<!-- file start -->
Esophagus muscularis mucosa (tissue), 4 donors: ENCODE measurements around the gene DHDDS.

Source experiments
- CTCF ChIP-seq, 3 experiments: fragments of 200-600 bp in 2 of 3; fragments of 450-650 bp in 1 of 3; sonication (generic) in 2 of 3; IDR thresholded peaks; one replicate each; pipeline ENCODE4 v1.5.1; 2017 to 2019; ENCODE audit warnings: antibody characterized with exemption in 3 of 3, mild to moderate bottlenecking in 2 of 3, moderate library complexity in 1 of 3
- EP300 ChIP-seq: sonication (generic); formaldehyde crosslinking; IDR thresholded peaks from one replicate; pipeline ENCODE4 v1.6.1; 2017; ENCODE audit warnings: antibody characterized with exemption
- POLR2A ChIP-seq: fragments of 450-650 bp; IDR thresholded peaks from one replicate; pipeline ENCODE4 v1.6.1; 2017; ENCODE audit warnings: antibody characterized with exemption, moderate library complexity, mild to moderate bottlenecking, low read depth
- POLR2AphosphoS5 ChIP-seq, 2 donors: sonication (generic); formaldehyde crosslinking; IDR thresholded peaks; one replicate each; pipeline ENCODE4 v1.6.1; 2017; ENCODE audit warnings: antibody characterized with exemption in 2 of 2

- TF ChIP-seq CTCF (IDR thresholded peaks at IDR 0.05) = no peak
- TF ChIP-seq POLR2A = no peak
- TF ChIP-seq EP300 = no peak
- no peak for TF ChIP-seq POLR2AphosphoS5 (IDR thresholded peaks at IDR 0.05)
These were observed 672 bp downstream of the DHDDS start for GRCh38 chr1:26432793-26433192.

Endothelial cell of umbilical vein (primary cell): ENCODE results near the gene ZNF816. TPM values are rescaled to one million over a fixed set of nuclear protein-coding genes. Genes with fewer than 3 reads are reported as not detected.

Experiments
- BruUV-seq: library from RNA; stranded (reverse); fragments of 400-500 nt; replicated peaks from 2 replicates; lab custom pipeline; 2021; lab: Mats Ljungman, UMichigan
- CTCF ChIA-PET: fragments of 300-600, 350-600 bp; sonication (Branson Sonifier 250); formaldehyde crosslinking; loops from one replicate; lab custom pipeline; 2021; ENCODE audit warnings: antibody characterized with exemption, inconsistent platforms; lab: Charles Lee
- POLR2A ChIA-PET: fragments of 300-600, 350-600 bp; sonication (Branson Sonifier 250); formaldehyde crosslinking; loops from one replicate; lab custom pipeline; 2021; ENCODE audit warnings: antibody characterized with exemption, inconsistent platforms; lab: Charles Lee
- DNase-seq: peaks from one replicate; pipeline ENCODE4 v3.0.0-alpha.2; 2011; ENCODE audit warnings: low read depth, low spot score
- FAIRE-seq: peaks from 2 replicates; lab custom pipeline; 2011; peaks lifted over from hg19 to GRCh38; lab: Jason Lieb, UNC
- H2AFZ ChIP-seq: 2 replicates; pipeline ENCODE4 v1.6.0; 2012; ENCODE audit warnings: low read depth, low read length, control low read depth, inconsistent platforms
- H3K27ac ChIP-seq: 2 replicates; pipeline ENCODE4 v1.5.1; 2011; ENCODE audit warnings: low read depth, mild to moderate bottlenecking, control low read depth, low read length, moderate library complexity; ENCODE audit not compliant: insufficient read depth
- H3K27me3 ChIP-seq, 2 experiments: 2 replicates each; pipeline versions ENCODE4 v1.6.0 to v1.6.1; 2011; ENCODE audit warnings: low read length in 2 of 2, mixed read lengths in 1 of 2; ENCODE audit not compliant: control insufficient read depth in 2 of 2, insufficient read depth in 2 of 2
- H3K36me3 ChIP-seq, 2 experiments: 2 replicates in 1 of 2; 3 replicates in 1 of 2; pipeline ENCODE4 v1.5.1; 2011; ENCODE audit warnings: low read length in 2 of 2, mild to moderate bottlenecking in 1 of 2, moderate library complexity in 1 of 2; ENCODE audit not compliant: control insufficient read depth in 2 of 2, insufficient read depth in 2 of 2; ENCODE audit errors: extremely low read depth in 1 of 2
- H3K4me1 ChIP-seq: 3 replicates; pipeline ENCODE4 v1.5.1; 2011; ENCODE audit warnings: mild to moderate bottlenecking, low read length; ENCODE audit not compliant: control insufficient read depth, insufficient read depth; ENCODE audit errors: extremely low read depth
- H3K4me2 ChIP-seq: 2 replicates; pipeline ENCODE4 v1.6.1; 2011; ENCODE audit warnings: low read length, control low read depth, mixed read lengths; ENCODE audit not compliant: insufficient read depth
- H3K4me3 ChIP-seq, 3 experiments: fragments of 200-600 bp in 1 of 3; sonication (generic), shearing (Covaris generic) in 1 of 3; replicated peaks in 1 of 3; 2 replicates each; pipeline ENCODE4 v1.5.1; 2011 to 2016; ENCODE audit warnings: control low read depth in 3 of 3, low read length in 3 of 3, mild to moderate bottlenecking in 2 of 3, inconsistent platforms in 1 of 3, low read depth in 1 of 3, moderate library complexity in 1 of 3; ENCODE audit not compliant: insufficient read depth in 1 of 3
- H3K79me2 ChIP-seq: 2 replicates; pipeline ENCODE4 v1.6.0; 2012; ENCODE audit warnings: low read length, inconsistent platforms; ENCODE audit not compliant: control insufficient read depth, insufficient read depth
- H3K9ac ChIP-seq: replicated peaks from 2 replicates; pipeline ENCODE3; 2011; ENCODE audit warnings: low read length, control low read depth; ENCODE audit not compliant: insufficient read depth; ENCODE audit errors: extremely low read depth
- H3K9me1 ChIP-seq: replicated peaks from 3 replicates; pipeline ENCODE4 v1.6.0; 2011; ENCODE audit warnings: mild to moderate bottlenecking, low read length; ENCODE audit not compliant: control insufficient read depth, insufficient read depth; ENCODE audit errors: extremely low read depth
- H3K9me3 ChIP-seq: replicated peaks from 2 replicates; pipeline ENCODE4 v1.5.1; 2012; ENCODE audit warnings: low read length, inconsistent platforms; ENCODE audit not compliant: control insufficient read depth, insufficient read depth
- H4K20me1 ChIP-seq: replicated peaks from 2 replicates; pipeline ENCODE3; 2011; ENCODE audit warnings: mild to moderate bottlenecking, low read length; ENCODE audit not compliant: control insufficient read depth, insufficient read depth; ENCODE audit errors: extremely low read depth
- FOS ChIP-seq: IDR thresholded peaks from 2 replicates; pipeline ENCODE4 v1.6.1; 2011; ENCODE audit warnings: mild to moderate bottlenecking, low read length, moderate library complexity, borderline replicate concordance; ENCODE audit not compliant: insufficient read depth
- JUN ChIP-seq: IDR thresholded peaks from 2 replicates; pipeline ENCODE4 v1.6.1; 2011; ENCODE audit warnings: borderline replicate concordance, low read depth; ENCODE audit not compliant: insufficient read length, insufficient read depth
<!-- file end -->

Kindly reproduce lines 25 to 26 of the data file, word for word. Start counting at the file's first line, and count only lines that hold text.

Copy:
- H3K4me3 ChIP-seq, 3 experiments: fragments of 200-600 bp in 1 of 3; sonication (generic), shearing (Covaris generic) in 1 of 3; replicated peaks in 1 of 3; 2 replicates each; pipeline ENCODE4 v1.5.1; 2011 to 2016; ENCODE audit warnings: control low read depth in 3 of 3, low read length in 3 of 3, mild to moderate bottlenecking in 2 of 3, inconsistent platforms in 1 of 3, low read depth in 1 of 3, moderate library complexity in 1 of 3; ENCODE audit not compliant: insufficient read depth in 1 of 3
- H3K79me2 ChIP-seq: 2 replicates; pipeline ENCODE4 v1.6.0; 2012; ENCODE audit warnings: low read length, inconsistent platforms; ENCODE audit not compliant: control insufficient read depth, insufficient read depth